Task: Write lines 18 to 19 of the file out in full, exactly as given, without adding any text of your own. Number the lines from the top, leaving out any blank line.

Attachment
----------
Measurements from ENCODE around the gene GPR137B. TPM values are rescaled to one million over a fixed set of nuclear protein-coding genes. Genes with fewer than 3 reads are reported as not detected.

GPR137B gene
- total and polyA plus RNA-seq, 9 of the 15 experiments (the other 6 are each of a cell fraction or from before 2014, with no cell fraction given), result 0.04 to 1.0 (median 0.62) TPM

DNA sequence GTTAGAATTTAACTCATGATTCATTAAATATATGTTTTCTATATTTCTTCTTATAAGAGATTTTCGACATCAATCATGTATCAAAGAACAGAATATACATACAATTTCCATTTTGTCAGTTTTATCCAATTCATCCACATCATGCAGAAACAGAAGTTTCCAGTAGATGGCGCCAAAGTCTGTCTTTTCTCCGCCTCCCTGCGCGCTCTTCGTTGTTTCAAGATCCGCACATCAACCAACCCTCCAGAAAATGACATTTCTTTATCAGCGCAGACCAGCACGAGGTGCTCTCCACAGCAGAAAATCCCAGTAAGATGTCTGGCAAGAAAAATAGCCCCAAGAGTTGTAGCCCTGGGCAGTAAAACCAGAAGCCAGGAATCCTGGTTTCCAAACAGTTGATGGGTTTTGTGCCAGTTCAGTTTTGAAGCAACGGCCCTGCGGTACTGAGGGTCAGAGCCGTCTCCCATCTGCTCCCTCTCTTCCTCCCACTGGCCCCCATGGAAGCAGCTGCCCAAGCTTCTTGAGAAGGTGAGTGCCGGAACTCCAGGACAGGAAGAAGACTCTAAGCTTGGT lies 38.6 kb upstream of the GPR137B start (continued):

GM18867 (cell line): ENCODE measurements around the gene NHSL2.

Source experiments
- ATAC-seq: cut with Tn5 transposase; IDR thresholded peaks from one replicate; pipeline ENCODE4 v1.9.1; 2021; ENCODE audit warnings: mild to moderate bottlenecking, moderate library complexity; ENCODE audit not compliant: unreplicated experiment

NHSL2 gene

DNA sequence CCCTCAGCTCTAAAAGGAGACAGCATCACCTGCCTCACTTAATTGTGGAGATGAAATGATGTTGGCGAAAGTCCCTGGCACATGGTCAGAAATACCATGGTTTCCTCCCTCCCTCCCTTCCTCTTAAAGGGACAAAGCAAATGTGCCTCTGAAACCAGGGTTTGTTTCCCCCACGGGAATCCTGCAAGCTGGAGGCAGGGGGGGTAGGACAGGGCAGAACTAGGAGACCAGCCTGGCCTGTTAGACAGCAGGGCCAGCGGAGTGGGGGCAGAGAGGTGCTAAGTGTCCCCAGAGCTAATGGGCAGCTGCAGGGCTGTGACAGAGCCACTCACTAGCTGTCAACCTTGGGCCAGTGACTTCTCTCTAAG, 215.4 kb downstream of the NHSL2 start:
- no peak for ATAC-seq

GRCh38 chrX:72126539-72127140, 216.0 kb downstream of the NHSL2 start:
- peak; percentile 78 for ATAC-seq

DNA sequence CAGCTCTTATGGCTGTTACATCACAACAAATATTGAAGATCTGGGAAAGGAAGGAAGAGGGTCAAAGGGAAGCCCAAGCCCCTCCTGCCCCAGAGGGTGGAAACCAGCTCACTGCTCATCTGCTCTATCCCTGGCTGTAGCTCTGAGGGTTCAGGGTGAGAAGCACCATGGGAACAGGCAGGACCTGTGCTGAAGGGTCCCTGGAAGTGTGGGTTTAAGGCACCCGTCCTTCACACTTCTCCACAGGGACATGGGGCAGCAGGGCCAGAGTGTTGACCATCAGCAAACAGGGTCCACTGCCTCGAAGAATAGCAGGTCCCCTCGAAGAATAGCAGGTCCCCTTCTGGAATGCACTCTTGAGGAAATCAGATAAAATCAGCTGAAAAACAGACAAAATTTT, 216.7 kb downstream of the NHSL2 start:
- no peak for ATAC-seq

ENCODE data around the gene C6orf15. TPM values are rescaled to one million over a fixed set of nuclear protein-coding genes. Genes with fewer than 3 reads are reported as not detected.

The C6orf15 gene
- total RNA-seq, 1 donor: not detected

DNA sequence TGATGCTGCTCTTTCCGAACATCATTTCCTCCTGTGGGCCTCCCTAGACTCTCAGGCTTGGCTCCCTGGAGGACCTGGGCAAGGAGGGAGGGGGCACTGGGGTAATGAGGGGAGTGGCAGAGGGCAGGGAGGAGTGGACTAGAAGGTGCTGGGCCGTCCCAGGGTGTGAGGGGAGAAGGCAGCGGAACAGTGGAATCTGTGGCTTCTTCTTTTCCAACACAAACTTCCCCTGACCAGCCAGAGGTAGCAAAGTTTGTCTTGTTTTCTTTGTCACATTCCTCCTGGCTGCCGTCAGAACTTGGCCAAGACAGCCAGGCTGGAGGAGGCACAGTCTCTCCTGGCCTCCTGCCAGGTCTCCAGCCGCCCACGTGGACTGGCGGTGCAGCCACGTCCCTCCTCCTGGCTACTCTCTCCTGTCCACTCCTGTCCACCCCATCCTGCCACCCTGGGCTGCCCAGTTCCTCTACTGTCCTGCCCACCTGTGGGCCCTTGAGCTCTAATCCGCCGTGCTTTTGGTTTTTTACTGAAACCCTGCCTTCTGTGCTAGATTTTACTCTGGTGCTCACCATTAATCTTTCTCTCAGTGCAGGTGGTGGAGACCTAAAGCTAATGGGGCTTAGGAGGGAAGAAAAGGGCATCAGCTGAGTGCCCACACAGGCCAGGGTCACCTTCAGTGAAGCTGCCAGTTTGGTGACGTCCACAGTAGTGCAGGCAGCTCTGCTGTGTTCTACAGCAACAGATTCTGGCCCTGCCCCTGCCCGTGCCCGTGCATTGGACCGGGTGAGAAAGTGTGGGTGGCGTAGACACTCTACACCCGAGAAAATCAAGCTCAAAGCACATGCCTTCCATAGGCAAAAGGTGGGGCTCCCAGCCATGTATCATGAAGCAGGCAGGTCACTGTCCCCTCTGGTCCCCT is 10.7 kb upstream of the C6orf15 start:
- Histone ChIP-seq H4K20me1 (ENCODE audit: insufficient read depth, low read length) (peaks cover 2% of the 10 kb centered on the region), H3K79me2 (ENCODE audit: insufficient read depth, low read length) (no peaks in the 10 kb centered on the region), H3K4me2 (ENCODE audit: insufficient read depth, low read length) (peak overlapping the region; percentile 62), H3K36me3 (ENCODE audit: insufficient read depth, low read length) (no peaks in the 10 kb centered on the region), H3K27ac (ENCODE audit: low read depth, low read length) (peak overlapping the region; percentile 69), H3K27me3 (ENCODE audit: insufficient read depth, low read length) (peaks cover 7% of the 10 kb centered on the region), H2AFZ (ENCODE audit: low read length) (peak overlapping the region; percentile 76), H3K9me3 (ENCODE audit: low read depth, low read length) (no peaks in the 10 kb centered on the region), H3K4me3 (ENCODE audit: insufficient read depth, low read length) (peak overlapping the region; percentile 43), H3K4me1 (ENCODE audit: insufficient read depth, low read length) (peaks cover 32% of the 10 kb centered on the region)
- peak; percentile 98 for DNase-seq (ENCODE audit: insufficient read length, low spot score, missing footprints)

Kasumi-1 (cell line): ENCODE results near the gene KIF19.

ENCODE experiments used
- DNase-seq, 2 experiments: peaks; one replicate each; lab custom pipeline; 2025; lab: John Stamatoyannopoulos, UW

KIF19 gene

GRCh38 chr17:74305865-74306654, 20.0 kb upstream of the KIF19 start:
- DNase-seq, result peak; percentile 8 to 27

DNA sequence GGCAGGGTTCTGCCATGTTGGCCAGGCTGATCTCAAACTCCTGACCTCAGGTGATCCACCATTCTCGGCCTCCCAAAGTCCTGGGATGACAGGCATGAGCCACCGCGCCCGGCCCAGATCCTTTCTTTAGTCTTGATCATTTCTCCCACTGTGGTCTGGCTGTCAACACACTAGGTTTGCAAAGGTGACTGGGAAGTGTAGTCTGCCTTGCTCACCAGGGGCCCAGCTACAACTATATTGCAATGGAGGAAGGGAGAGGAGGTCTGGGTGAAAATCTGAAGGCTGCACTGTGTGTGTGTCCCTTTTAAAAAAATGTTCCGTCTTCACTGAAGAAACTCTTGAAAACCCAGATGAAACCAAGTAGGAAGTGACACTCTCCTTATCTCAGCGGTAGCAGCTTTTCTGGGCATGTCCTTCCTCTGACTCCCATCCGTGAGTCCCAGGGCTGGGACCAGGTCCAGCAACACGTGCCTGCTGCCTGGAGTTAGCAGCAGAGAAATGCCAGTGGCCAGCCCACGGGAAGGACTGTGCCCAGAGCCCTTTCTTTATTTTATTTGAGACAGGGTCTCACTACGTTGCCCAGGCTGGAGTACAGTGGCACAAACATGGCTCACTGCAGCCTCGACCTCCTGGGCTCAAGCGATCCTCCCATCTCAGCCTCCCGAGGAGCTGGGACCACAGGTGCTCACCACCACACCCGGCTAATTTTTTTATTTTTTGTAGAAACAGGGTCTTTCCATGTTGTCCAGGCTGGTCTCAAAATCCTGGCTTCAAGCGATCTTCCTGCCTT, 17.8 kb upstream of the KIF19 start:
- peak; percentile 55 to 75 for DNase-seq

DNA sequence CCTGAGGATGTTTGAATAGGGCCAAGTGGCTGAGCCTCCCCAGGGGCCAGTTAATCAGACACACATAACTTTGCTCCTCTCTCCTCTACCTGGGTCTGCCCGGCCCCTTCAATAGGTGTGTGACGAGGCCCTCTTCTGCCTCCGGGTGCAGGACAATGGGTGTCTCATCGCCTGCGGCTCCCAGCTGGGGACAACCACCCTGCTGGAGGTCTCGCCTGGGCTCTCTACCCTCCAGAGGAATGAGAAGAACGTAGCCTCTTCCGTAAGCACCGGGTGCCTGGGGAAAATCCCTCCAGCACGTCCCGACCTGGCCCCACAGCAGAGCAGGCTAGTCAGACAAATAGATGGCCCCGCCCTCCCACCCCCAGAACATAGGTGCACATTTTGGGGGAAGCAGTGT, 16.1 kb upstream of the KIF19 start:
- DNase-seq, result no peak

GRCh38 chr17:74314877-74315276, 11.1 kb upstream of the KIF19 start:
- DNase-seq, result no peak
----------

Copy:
DNA sequence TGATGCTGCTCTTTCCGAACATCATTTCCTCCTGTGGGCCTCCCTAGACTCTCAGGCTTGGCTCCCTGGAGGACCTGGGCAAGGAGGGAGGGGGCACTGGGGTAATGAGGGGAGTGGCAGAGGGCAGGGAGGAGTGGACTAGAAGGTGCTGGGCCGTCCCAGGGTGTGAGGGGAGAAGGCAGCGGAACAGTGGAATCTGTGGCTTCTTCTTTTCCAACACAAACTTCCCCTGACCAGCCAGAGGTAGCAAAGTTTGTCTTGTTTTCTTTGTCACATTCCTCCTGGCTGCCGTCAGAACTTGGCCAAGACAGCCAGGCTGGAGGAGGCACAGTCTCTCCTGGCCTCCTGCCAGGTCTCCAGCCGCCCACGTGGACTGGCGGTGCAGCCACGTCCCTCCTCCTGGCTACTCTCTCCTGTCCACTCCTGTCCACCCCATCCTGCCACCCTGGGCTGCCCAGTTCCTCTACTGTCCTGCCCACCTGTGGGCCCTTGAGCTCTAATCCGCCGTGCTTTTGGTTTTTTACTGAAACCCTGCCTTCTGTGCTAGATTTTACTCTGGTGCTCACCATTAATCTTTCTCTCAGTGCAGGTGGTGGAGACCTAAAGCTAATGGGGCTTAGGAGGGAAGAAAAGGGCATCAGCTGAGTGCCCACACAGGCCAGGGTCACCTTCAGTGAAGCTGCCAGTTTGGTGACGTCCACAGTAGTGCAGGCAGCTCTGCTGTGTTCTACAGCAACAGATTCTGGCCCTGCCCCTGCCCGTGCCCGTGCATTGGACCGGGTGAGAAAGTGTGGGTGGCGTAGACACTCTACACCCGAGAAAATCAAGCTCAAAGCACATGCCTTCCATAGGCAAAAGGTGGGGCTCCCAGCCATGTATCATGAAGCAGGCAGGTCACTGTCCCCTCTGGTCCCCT is 10.7 kb upstream of the C6orf15 start:
- Histone ChIP-seq H4K20me1 (ENCODE audit: insufficient read depth, low read length) (peaks cover 2% of the 10 kb centered on the region), H3K79me2 (ENCODE audit: insufficient read depth, low read length) (no peaks in the 10 kb centered on the region), H3K4me2 (ENCODE audit: insufficient read depth, low read length) (peak overlapping the region; percentile 62), H3K36me3 (ENCODE audit: insufficient read depth, low read length) (no peaks in the 10 kb centered on the region), H3K27ac (ENCODE audit: low read depth, low read length) (peak overlapping the region; percentile 69), H3K27me3 (ENCODE audit: insufficient read depth, low read length) (peaks cover 7% of the 10 kb centered on the region), H2AFZ (ENCODE audit: low read length) (peak overlapping the region; percentile 76), H3K9me3 (ENCODE audit: low read depth, low read length) (no peaks in the 10 kb centered on the region), H3K4me3 (ENCODE audit: insufficient read depth, low read length) (peak overlapping the region; percentile 43), H3K4me1 (ENCODE audit: insufficient read depth, low read length) (peaks cover 32% of the 10 kb centered on the region)